Education Week - September 23, 2015 - (Page 19)

Can a Former Journalist Teach English-Language Learners to Write? W By Mary Ann Zehr hen I started a new career as a high school English-asa-second-language teacher in 2011, I figured I was better equipped than many teachers to help students learn to write. I had been a journalist for 14 years for Education Week, and for most of that time I had specialized in writing about English-language learners. Four years later, I'm still in a trialand-error stage in finding the most effective ways to teach adolescent ELLs to write. But I have had some success. Most of my students have made good progress in English on the standardized test, ACCEss for ELLs, developed by WIDA, a consortium in Madison, Wis., and used by about half the states plus the District of Columbia to measure ELLs' annual progress in English. The students' results are the outcome of instruction from all their teachers, not just me. But I believe my focus on teaching writing in an English-language-development class for students with a Level 4 out of 6 on the WIDA scale helped many of my students polish their skills so they could test out of the ESL program. I'm particularly satisfied that a handful of ELLs who were born in the United States and never went to school elsewhere finally scored high enough to leave ESL classes after they took my writing class. My approach to writing has both evolved from experimentation and drawn on ideas I learned in conducting a review in 2014 of research on the teaching of writing to ELLs in U.S. high schools. * English-learners need models of writing and instruction in specific genres. ELLs can go astray in myriad ways during writing and need to be taught the differences between genres, such as an argumentative essay, a personal narrative, and a research paper. Ken Hyland, a professor of applied linguistics at the University of Hong Kong, argues for the use of "genre pedagogy" for second-language learners, in which students learn about text forms, rather than use of a process approach, in which students learn steps of writing. Hyland wrote in a 2007 article in the Journal of Second Language Writing that in genre pedagogy, supporting the learning of students "takes many forms but typically includes modeling and discussion of texts, explicit instruction, and teacher input." " Teenagers are more likely to complete writing assignments and write well if they see themselves as writers." His approach resonates with me. When I give a substantial writing assignment, I provide models. We talk about the genre. For example, when teaching how to write an argumentative essay, I stress the need for students to back up their claims with facts or examples and to address counterarguments. I provide a template with phrases to start for main-idea sentences. * Students benefit from meeting authors. Serving the District of Columbia and Baltimore city public schools is a wonderful program run by the Washington-based PEN/Faulkner Foundation, which buys books for students to read and keep and arranges for authors of those books to visit classrooms. My students have become more interested in reading and writing after meeting authors. Last school year, my classes received visits from six authors, who were diverse and passionate about their writing. Why Do Students Hate History? Some Thoughts on the 'Boring' Social Studies I By Greg Milo open up my World History textbook and sigh. It starts with the origins of civilization, and it wraps up with a rushed snapshot of today. That's 5,000 years of history. "So," I asked myself early in my career, "we're supposed to teach everything that's ever happened everywhere on Earth?" "Right (inject sarcasm)." It wasn't until my fifth year that I began selecting units to merely touch upon and other units to dive deep into, but in a class based on chronology, that can be difficult for students. I was never much into the European Middle Ages, but I couldn't breeze over it and expect my students to understand why the European Renaissance emerged. About my seventh year, I began to wonder, "What's this all about? Who cares about DaVinci? Who cares about the Roaring Twenties? Who cares about Sun Tzu? Who cares about any of this history? What's the point?" I mean, I care, because I nerd out over it. I'm guessing most historians do. But I'm also guessing many kids don't. I run into people all the time who say, "I hated history as a kid, but I like it now." They also can't tell me anything about their history class, except for how boring the teacher was, but they can tell me about whatever history interests " If we want our students to make reasoned decisions, then they'll have to be able to understand the complicated mix of people, places, and things that lead to an outcome." Getty For example, my students read the short story "The Summer of Ice Cream," about a couple of boys helping their Nigerian father run an ice cream business in Salt Lake City. Then they met Tope Folarin, the author of that story, who talked with them about how he based the story on his own experiences of trying to figure out what it means to be American. When I assigned English-learners to write their own stories, Folarin's work provided a model. * ELLs need to talk first and write later. While initially my inclination as a teacher was to have students read a model for an assignment and then launch into their own writing, I've found it's more effective to have students talk about a topic before they write about it. This PAGE 21 > MARY ANN ZEHR teaches English to English-language learners in the District of Columbia school system. She is a former staff writer and assistant editor for Education Week. them today. Why does that happen? Why do students hate history? I'm pretty sure it's a diverse list of reasons, but usually students who dislike my class say it is boring. "Why is it boring?" I ask. Students often answer with something along the lines of, "How is learning about the Treaty of Versailles going to help me in life?" Good question. It makes me question whether the content should be the focus. What is it about the social studies that's most important to my students? My answer: strengthening their thinking skills. I want my students to think. I want them to make reasoned decisions that consider the many variables of an event. I want them to understand a decision's consequences, for the long term as well as the short. I want them to understand how others will be affected by the decision. And I want them to act accordingly. If my goal is, as the Ohio Department of Education puts it, to "prepare students to be participating citizens," then it seems that I want to challenge students' decisionmaking, and to provide them with the opportunity to take action. And it makes sense that students can practice those decisionmaking skills with any subject-not a boring one. Why does history have to be taught through a chronology of topics? Why do my students have to learn about the fall of Rome or the East India Trading Co.? Maybe one of them would like to focus on elections in Burundi. Textbooks are often written with brief and incomplete details, blowing through the specifics, kind of like how a teacher who isn't comfortable with the subject matter would teach a topic. This method misses out on the many variables that matter in understanding cause and effect. Textbooks also tend to dismiss the humanity of the subject-akin to telling a story with no main character. If we want our students to make reasoned decisions, then they'll have to be able to understand the complicated mix of people, places, and things that lead to an outcome. My students ask questions that show how perceptive they are. They realize that there are gaps in a lesson, or that I've breezed over something. I could run with that awareness, answering the students' questions, fulfilling the so-called "teachable moment," but why not let PAGE 21 > Getty GREG MILO is the social studies department chair at Archbishop Hoban High School in Akron, Ohio, where he is beginning his 13th year. He can be reached at milog@ and on Twitter at @Mr_Greg_Milo. EDUCATION WEEK | September 23, 2015 | | 19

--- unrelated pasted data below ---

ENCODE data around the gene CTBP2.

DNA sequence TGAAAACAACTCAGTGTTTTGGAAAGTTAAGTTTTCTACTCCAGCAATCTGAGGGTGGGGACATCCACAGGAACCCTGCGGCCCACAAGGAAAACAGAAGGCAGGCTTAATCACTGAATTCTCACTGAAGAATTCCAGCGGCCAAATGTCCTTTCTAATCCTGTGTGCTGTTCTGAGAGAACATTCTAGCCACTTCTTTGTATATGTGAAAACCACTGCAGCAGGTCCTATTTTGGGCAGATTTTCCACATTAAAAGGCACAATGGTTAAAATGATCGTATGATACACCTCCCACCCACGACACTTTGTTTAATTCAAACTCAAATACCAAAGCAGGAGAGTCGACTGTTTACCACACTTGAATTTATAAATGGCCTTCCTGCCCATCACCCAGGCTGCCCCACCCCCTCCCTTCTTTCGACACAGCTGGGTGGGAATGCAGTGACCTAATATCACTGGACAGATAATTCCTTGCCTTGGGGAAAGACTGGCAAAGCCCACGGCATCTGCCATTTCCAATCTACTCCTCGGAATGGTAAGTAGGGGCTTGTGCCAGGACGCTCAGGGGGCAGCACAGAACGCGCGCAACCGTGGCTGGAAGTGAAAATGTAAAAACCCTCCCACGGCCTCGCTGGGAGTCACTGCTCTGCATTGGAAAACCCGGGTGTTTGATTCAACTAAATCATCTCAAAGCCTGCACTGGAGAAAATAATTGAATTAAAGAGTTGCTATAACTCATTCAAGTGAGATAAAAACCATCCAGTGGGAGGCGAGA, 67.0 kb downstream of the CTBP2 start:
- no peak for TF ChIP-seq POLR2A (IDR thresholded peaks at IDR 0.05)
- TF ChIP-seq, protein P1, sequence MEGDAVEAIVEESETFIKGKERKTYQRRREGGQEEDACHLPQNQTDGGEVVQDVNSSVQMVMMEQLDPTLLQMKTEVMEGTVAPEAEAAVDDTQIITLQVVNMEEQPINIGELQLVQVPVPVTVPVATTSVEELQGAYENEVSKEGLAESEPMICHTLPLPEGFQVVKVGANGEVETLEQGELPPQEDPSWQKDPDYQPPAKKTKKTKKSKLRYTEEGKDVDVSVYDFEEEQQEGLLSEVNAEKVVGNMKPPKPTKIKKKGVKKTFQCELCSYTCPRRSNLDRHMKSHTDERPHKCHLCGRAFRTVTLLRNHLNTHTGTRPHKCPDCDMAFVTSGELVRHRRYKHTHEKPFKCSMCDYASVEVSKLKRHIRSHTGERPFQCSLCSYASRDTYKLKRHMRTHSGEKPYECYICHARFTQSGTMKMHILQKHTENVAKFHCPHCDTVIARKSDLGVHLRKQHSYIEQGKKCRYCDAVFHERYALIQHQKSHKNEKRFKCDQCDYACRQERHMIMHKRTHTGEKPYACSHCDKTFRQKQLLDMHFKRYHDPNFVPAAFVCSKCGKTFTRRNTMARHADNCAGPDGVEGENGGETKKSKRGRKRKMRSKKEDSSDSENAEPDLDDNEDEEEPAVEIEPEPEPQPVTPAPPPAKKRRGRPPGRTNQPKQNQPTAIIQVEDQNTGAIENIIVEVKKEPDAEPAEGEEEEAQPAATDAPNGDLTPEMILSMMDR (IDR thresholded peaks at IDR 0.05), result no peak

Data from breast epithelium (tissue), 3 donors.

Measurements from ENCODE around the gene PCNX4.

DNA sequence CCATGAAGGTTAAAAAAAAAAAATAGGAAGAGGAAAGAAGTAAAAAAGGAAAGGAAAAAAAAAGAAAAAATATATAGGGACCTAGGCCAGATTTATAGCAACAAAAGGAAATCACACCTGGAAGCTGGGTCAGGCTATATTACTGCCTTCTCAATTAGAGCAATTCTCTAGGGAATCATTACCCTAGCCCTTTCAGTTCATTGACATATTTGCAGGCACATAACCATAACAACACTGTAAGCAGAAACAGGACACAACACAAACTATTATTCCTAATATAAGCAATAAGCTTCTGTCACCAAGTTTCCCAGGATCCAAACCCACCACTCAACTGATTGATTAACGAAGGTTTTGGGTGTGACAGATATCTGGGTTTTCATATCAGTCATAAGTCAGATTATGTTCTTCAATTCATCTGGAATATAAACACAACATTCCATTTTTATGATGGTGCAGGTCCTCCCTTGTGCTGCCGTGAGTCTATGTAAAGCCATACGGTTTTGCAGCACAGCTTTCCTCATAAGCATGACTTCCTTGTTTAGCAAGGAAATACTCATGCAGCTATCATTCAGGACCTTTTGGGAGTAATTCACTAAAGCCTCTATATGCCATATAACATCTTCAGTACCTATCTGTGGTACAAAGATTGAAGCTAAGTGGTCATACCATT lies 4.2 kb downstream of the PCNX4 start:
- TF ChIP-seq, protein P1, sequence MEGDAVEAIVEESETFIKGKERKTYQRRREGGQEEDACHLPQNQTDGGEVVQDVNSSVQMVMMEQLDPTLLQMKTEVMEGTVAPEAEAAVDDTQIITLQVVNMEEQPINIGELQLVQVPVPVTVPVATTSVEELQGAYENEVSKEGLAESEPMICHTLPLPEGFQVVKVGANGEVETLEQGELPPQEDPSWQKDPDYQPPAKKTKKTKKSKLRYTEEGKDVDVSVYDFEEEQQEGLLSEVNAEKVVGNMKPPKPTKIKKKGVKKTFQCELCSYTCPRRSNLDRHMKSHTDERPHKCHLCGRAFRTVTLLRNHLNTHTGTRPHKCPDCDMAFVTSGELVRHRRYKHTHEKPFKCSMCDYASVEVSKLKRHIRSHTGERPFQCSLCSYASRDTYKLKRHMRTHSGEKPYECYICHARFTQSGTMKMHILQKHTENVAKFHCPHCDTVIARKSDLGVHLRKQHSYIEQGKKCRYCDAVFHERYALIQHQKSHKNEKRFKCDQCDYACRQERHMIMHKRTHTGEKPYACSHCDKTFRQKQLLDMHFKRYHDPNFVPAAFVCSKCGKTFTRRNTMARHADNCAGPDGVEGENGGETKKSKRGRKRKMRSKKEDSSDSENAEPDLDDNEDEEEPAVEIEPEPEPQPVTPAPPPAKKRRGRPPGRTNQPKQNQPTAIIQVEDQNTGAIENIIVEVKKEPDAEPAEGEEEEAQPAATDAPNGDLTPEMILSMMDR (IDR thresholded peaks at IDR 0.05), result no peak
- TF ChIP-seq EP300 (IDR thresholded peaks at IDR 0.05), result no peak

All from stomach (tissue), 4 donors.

Table of Contents for the Digital Edition of Education Week - September 23, 2015

Education Week - September 23, 2015
Research Agency Faces Deep Cuts In Budget Bills
Schools Seek Split From Confederacy
English-Learner Tests Moving to Digital Realm
Despite Research on Teens’ Sleep, Change to School Start Times Difficult
News in Brief
Report Roundup
To Combat Inequity, Ferguson Panel Urges K-12 Changes
Study: KIPP Confers an Edge in Academics But Not in Attitudes
DIGITAL DIRECTIONS: Online Credit Recovery in Need of Overhaul, Study Says
Blogs of the Week
From Pre-K to Higher Ed., Duncan Tour Touts Priorities
GOP Presidential Debaters Give Glancing Mention to Education
In Wide-Ranging Discussion, Duncan Mulls Issues, Agenda
ANN MYERS & JILL BERKOWICZ: STEM Doesn’t Narrow the Curriculum
MARY ANN ZEHR: Can a Former Journalist Teach English-Language Learners to Write?
GREG MILO: Why Do Students Hate History? Some Thoughts on the ‘Boring’ Social Studies
TopSchoolJobs Recruitment Marketplace
CAROL DWECK: Growth Mindset, Revisited

Education Week - September 23, 2015